Long considered a cinematic classic, Fritz Lang’s 1927 masterpiece,
“Metropolis,” has everything a moviegoer desires: jaw-dropping visuals,
cutting-edge special effects and a powerful story.
Everything, that is, but sound. Enter Alloy Orchestra. Armed with horseshoes, pipes, pots, pans, electronic synthesizers and traditional instruments, the trio will provide live musical accompaniment to the silent film on Monday, as part of OK Mozart’s debuting OKC Series.
While such a screening may be rare for the metro, it’s old hat for Alloy Orchestra. The Massachusetts-based act has performed original soundtracks for “Metropolis” and other music-less movies for 20 years. Roger Ebert calls Alloy “the best in the world.”
The group was birthed when a film programmer in Boston wanted to screen the sci-fi epic, but the only print then available was Giorgio Moroder’s 1984 rock re-imagining, sporting songs from Freddie Mercury, Billy Squier, Pat Benatar, Loverboy and Adam Ant. He didn’t want that.
“He asked in a very casual and offhand fashion if we would just toss something together for the show,” said Ken Winokur, Alloy Orchestra musical director and junk percussionist, “and we responded in pretty much the same spirit!” Hastily assembled as it may have been, the score clicked. Over the weekend’s worth of performances, word of mouth worked its magic, increasing attendance.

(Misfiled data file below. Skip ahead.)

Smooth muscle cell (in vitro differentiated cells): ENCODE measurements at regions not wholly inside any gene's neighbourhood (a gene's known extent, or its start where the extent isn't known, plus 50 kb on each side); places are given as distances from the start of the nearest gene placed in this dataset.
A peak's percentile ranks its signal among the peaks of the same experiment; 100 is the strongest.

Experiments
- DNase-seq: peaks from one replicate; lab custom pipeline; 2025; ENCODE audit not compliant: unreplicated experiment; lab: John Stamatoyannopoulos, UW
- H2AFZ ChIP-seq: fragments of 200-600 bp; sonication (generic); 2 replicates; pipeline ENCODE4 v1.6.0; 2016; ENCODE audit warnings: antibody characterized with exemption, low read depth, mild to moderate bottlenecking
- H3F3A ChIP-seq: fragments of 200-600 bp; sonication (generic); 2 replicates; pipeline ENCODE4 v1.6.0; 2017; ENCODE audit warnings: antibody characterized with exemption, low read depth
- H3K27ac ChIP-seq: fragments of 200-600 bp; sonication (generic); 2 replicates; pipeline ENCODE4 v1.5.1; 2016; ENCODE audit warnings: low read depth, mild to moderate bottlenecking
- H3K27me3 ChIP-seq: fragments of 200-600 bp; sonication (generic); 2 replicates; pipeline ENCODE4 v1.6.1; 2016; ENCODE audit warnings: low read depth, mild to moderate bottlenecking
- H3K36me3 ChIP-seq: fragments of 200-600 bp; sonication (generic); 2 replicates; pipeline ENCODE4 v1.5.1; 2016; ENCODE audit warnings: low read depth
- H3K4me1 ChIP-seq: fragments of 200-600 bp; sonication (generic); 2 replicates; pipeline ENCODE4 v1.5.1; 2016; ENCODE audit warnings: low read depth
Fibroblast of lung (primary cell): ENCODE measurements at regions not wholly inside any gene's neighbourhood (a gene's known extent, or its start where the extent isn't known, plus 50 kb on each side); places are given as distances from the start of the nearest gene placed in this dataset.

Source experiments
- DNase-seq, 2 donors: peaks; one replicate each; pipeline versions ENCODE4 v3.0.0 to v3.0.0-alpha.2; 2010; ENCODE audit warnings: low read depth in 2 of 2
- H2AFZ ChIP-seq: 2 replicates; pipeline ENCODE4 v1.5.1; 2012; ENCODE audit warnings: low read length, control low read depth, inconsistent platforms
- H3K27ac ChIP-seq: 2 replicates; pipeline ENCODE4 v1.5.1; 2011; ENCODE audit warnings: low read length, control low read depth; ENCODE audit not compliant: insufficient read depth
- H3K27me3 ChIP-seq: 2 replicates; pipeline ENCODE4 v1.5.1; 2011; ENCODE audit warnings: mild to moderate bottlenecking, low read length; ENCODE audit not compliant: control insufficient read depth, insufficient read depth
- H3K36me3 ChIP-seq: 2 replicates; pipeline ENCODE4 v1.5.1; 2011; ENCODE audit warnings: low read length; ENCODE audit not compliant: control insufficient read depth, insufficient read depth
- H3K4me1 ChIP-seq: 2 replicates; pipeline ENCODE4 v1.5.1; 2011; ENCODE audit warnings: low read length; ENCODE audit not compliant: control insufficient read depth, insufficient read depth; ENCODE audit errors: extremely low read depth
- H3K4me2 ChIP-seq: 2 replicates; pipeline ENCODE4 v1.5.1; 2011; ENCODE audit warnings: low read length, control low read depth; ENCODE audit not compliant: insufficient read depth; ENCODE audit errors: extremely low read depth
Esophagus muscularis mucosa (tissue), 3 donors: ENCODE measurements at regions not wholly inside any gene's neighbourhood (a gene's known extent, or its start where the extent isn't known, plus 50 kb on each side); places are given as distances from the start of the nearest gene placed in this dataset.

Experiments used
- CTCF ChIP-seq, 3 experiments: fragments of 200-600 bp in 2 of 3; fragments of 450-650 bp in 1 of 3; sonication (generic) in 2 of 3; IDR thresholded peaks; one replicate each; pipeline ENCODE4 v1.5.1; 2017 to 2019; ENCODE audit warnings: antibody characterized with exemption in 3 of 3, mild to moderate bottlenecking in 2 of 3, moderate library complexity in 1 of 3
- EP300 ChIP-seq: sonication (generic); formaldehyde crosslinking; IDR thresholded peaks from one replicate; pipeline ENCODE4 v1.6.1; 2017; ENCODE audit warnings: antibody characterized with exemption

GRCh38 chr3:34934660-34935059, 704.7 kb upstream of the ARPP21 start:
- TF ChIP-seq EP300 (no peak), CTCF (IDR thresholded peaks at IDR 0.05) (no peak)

“Very quickly, we realized this was a very special event,” Winokur said, “and we kind of launched ourselves into it.”
Some 500 performances of “Metropolis” later, Alloy Orchestra is still at it. As more lost footage is discovered, the score has to be rewritten and learned anew. Winokur said that keeps things fresh.
“But the film itself is so rich and so filled with detail that we keep finding new things,” he said. “There’s just so much in it that you could never quite get to the bottom of it.”
Also in Alloy’s extensive repertoire are Alfred Hitchcock’s “Blackmail,” Lon Chaney as “The Phantom of the Opera,” and the German vampire movie “Nosferatu.” For the orchestra to tackle it, however, a film can’t just be silent. It has to be good.
“Some silents are melodramatic, overacted or very slow-paced,” Winokur said. “On the other hand, there are films like ‘Metropolis’ that are as wonderful today as the day they were issued. The effort is to locate those.”
For those seeing “Metropolis” for the first time, he advised to expect the unexpected.
“People have this image that silent films are old and creaky and boring, and when they see ‘Metropolis,’ they’re gonna be really surprised,” he said. “It has astounding depth and complexity, and literally is the most gorgeous movie ever made. It’s amazing. We always hear people say, ‘I was blown away.’”